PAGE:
What are uses for willow wood
Willow wood - the wood for industry
|Measured value description||value|
|Bulk density||0.33-0.59 g / cm³|
|Medium density||560 kg / m³|
|Compressive strength||28 - 34 N / mm²|
|Flexural strength||31 - 37 N / mm²|
|Calorific value||4.1 kWh per kg, 1,400 kWh per cubic meter|
Types and DIN designation
The white willow is most commonly used today. There are also some other widespread types of willow, which are of little or no importance for the timber industry:
- Weeping willow (not used for logging)
- Yolk willow (not used for logging)
- Broken willow
- Common willow
- Osier (a shrubbery, used only for the weaving trade)
- Purple willow (also a shrub, only used for the weaving trade)
DIN designations and sorting
|National designation according to DIN||pasture|
|Abbreviation according to DIN||WDE|
|International designation and abbreviation according to DIN EN 13 556||Willow (SAXX, EU)|
The structure looks very even in most types of willow, and looks balanced. Medullary spots are common and numerous.
The sapwood is in most cases very light, almost white, but can also be slightly yellowish. The heartwood, on the other hand, is clearly defined, light brown to slightly reddish.
Willow wood is very soft, light and coarse-grained. In terms of its properties, it is comparable to poplar wood. The strength is low, as is the elasticity of the trunk wood (in contrast: osier are shrubs whose branches are very elastic). In general, willow wood is easy to work with, but it frays easily during processing and it is difficult to achieve smooth surfaces.
Shrinkage and drying
The drying takes place without problems, willow wood only shrinks moderately.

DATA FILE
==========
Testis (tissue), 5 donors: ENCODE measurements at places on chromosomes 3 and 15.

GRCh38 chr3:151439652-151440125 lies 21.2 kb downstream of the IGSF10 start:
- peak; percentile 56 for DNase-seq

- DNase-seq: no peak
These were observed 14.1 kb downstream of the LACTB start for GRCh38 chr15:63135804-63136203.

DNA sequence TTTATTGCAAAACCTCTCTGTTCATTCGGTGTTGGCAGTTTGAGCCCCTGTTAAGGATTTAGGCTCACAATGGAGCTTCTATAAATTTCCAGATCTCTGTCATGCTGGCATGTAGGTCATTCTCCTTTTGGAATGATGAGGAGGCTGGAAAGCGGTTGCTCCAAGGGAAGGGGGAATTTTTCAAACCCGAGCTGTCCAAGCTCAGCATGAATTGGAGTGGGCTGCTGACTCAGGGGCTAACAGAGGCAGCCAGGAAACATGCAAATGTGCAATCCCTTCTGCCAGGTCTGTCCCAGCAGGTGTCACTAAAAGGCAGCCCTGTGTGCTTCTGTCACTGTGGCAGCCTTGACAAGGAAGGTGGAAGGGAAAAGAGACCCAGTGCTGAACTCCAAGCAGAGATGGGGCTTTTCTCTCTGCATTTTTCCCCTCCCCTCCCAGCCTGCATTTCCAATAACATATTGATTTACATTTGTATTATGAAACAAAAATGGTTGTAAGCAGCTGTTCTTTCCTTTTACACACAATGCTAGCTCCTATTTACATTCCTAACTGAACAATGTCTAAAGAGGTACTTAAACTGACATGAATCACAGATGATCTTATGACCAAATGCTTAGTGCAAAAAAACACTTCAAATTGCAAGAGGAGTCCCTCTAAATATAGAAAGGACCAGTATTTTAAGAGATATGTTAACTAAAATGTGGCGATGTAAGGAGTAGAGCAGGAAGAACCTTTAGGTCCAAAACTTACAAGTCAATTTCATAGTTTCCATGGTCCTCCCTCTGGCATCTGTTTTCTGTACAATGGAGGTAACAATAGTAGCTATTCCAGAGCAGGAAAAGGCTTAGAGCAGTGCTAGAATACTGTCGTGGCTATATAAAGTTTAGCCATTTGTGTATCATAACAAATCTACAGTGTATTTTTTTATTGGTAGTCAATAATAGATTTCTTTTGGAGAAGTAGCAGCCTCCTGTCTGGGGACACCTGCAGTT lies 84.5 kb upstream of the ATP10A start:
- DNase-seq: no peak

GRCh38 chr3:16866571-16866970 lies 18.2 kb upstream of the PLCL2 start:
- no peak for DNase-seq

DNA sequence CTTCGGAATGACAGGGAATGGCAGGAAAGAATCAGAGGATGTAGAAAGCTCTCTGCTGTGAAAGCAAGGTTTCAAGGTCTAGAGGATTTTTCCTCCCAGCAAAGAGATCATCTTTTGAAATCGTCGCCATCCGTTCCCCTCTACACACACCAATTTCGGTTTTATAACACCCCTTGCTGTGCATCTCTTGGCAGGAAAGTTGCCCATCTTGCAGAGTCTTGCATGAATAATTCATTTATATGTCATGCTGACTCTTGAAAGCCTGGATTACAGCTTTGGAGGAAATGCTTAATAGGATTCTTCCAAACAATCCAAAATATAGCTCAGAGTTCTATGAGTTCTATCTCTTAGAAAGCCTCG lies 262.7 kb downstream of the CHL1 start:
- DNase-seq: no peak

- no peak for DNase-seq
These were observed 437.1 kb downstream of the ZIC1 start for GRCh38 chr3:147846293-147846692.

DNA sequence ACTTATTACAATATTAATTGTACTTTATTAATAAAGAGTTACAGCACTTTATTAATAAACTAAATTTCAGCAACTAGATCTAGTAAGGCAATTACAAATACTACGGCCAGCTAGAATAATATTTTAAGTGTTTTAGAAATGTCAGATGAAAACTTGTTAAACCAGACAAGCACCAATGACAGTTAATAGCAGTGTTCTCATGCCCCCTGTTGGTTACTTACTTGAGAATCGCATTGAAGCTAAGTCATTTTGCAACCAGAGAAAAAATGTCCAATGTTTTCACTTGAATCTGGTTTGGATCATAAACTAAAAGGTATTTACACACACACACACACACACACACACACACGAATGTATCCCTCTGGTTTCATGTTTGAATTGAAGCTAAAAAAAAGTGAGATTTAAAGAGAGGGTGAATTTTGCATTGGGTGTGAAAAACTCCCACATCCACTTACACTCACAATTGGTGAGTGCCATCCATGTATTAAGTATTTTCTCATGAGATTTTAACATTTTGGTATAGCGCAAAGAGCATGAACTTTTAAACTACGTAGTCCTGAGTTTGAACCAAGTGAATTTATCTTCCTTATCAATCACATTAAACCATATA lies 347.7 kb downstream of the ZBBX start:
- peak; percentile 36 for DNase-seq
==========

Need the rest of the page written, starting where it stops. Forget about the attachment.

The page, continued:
Willow wood - like poplar wood - is not weather-resistant, nor is it resistant to fungal and insect attack. A treatment with wood protection is only possible with sapwood, the heartwood is difficult to protect against moisture.
Like the poplar, willow is primarily a timber. It is mainly used commercially as industrial wood and round wood, besides it is also an important energetic timber. Because of the rapid growth of willows (harvests are possible after a few years), it is often used for energy. The amount of heat per cubic meter is less than with hard hardwoods such as beech wood, but willow wood grows back much faster. It is also used in paper, cellulose and wood wool production.
Occasionally, snow shovels, a few household appliances and toothpicks are made from willow wood, and it is rarely used as veneer wood or for furniture construction. In England, cricket bats are traditionally made exclusively from willow wood (therefore the corresponding type of willow in England is also called "cricket willow").
A large part of the willow wood used today comes from so-called "short rotation plantations", these are fast-growing plantations that are primarily set up for the cultivation of energetically used wood and are geared towards very fast wood extraction with a high level of sustainability. Short rotation plantations enable a much more CO? -Saving and less energy-intensive production method for timber than the classic timber industry.
Here you will find an overview of the most important types of wood worldwide.
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